Cyberprophet Lawrence Lessig has hit hard in his latest book on what's wrong with copyright. In the past, the world has really not been willing to listen. In Free Culture (2004), he recounted his failure to persuade the U.S. Supreme Court of the toxic effects of extending the duration of copyright protections. For any lawyer whose ambitions include arguing before the U.S. Supreme Court, it is a serious and important account of how to craft compelling arguments. In that work, Lessig blamed his failure to persuade the Nine on his own hubris - his insistence that he was correct on the law and that he did not have to show by factual arguments that the extension truly caused harm.
In Remix, Lessig shows the federal judiciary that he's done his penance. Morality, children, founding fathers, and Posnerian economic analysis are brought out in an attempt to bring the Chicago School around. He calls for deregulation, he praises Jack Valenti's morality, he waives the flag, he kisses babies, he argues externalities. But in characterizing the "copyright war" as being a failure and comparing it with the war on drugs or the war in Iraq, he has not shied away from arguments sure to alienate those same folks.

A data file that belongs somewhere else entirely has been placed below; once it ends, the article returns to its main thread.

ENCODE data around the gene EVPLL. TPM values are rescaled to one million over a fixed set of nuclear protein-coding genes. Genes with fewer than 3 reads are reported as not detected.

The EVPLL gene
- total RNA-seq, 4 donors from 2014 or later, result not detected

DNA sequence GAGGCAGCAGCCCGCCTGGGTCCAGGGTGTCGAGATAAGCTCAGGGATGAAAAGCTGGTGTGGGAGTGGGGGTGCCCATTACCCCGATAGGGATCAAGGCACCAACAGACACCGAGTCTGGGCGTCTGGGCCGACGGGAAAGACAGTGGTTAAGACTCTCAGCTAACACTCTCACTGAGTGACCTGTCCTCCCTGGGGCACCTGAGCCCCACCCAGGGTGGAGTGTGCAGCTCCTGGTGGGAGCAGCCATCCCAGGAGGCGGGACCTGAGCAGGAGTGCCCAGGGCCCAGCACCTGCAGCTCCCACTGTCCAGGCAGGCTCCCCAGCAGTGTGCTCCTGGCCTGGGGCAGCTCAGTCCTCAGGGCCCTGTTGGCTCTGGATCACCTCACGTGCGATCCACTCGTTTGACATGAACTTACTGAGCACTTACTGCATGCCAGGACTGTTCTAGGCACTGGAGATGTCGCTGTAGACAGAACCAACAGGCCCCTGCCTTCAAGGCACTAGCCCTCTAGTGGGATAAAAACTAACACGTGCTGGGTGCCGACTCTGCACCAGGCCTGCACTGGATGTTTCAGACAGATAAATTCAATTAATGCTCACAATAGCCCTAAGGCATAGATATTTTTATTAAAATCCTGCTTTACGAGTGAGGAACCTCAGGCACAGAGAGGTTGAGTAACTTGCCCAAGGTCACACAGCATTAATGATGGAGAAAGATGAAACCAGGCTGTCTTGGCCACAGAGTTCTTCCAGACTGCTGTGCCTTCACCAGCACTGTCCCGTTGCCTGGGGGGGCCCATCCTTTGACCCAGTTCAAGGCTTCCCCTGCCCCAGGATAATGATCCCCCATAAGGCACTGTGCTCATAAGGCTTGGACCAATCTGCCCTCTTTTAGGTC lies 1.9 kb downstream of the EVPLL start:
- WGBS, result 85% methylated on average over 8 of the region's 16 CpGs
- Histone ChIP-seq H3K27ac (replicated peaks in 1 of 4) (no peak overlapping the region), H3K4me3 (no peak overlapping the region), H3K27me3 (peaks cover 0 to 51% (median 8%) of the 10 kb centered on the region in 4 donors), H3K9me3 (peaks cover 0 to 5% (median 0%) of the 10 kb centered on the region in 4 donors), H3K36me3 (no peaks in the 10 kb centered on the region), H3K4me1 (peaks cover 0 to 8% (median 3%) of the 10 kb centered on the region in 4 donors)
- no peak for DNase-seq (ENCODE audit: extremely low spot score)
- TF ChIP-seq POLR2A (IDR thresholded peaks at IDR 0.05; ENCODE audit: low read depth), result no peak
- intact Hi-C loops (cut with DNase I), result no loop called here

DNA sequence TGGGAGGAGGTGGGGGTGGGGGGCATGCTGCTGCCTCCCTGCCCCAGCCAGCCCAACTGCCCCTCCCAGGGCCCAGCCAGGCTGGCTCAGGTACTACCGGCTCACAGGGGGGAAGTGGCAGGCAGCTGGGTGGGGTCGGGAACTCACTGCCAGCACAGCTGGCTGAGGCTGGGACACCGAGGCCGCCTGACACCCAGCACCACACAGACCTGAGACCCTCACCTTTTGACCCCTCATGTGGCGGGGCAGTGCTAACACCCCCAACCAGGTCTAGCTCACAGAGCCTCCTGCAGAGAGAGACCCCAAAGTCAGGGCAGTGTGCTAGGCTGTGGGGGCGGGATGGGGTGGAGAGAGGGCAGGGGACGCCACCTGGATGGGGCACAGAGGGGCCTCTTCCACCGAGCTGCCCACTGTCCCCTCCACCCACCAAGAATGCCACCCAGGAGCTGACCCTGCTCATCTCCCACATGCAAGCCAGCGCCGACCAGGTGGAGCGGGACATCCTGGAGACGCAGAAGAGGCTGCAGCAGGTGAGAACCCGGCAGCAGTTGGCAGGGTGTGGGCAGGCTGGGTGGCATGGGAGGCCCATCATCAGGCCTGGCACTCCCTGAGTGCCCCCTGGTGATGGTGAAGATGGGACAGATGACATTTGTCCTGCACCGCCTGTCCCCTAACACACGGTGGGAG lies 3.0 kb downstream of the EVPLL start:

Well done! In the end, the world is starting to understand what all of those nerds were trying to tell us years ago about criminalizing the behavior of an entire generation. Lessig takes on the tremendous task of describing our new digital economy in economic terms. Before we were all RO (Read Only) now we all RW (Read and Write) with our digital content. Lessig teaches us about how this new RW culture will develop and gives concrete examples, as well as showing that RO culture will continue to thrive. As digitization hits the average consumer and the grandchildren of the federal judiciary are mixing and sampling away, Lessig's voice in the wilderness will come to be perceived as wisdom before its time.
And yes, he makes the point that he thinks copyright owners will make more money doing things his way. And yes, lest we forget, he stated nine times in his last work that he did not want to abolish copyright and he is saying it AGAIN!
Remix's care to put some spoonfuls of sugar with the medicine, its tone of greater personal humility, and its powerful arguments ensure that this work will be influential. I suspect that Judge Posner got a courtesy copy. I don't think that the suggestions about opt-in copyright registration make much sense in light of the Berne Convention and the reality that no one will remember to register years after creation, but maybe his next book will persuade.